: If you damage your skin, for example, there is a scar formation (if there is a deep tissue entry) if it is a minor injury the skin will heal and you can't see a scar but if it is slightly deeper tissue entry then it will leave a scar on the skin, that scaring is what is happening inside the liver tissue. When people drink alcohol, 90% of the alcohol is metabolised through the liver and the liver is the major organ for detoxification. The liver is damaged all the time from different things, the liver does heal and regenerate but if you continue to damage the liver the damage will be far greater than the regeneration of the liver and that leaves a scar. When you have a scar on the skin, the skin is harder which similarity happens to the liver tissue as well and the blood vessels become constricted. Question:
What are the symptoms of Liver Cirrhosis?Dr.Devanshi Seth
: Symptoms are mostly evident at the later stages of Liver Cirrhosis which is an issue because people don't understand that they have damage to the liver. The liver has the greatest capacity to regenerate, if you cut two-thirds of the liver it can regenerate back to almost normal size. People do not understand or do not realise that the damage is done until it is too late.Question:
Is there a treatment for Liver Cirrhosis?Dr.Devanshi Seth
: At the late stages of Liver Cirrhosis there are not many treatment options; it is either liver transplant or mortality. Question:
How can we prevent Liver Cirrhosis?Dr.Devanshi Seth
: Some people are more susceptible to a moderate amount of drinking and we want total abstinence as far as possible. One or two drinks a day, three times a week is still okay but any more than the recommended guidelines is really not good. Alcohol experts actually say that not even a little bit of alcohol is good for you because it is a chemical toxin. Question:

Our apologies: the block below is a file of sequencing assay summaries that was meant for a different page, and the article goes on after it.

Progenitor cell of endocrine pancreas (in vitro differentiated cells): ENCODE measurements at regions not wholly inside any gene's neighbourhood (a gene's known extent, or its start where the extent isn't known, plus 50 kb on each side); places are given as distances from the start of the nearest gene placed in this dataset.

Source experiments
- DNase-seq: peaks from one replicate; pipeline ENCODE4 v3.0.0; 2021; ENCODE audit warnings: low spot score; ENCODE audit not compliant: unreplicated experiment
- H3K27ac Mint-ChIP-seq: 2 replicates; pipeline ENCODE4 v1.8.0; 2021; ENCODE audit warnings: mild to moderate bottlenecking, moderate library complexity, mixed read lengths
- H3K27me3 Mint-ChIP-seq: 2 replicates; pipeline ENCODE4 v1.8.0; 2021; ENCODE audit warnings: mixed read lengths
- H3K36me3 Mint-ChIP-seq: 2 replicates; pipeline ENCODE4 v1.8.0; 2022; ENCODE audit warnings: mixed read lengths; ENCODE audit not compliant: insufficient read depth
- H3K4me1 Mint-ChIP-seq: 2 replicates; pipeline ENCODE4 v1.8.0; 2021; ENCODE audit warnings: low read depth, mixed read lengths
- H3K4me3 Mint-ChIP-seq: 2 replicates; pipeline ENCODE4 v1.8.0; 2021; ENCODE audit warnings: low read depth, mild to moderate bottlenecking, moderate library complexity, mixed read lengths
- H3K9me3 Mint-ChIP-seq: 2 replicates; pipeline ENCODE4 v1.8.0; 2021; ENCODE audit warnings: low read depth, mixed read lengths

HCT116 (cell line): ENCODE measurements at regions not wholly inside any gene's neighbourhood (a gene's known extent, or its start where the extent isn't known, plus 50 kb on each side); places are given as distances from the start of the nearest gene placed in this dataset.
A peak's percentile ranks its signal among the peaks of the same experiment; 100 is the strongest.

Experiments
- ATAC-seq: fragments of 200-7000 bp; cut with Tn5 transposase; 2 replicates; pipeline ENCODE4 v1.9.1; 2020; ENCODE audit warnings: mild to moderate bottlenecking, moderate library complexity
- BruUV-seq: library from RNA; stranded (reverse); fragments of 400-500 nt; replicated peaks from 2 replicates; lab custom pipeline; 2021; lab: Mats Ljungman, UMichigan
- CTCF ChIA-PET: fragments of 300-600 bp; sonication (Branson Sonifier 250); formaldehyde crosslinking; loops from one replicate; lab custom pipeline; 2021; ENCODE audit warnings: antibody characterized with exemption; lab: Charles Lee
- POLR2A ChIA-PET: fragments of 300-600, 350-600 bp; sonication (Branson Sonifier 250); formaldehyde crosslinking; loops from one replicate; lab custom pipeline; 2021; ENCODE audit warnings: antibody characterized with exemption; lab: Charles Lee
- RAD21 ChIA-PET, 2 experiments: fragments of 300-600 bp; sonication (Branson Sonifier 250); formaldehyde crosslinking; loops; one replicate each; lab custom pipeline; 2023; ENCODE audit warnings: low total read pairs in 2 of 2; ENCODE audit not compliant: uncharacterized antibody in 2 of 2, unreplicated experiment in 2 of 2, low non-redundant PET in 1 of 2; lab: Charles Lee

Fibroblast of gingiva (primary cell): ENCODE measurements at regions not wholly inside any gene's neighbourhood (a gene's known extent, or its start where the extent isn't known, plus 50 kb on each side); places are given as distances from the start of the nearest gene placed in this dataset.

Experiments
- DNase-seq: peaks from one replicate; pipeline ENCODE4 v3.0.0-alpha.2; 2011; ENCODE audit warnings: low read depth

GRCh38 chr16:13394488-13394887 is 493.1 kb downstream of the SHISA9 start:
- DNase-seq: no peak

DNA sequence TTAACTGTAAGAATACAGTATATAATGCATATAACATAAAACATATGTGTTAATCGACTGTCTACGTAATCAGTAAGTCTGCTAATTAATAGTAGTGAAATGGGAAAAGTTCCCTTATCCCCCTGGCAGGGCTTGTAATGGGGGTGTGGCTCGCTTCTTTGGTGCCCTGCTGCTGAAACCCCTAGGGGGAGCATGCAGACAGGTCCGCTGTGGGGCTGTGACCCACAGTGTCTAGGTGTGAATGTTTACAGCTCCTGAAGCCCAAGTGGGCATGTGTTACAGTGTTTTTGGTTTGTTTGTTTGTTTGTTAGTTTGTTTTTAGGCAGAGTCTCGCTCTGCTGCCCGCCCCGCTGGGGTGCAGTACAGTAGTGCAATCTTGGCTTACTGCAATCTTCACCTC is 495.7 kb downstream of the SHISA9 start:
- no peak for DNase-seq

Can you talk about how the study, funded by the US government, will help Australians?Dr.Devanshi Seth
: We still don't understand why people who drink alcohol to moderate or excessive levels get liver cirrhosis and worldwide this is a big problem because 50% of liver disease hospital admissions are due to alcoholic liver disease and there is no treatment for alcoholic liver disease. When you ask people to abstain from alcohol they will often say "my friends drink and they do not have liver disease" and things like that.
It is difficult to tell people they are susceptible to Liver Cirrhosis if they are a heavy drinker because we do not have any scientific basis for that, so far. We do have an indication that there are genetic basis for people being more susceptible or resistant to alcohol Liver Cirrhosis. This is one of the first larger studies, worldwide and we should be able to get an indication of whether there are genetic factors involved and what these genetic factors are. I hope we can manage this disease better and advise patients if they are more susceptible to getting alcoholic liver disease that they should stop drinking or cut down drinking. The study is important, worldwide, not just in Australia.Question:
Can you talk about what is involved in this study?Dr.Devanshi Seth
: The study will proceed by recruiting people who are drinking to excessive levels; these people have presented themselves at the liver clinic or an alcoholic clinic so they already understand that there is some kind of issue whether it is liver or not. We have organised a questionnaire that asks if they would like to be a part of the study. If they consent we ask them questions about their alcohol history, such as 'how long have you been drinking?', 'do you have any liver damage that you know of' and 'do you smoke'. We also do a blood test to find their genotype which becomes the basis of the genetic study. We calculate data about weight, age and muscle mass that we can correlate back to the results we get from the study.
In Sydney we are recruiting people from four major hospitals including the Royal Prince Albert Hospital, Liverpool Hospital, Fairfield Hospital and the Concord Hospital.Question:
What role do you play in this study?Dr.Devanshi Seth
: I am the leader of the study, worldwide. I look after the whole project and coordinate the study to ensure everything is happening on time and basic protocols are followed. I make sure that the data collection is good whilst also conductingresearch. Question:
What results are you expecting to see from the study?Dr.Devanshi Seth
: I am hoping that we find some genetic practice that will aid us in understanding more about Liver Cirrhosis. The genetic factors will help us because it is a worldwide study and we are more than likely to find something that is a common factor between people. This is the first step.
Interview by Brooke Hunter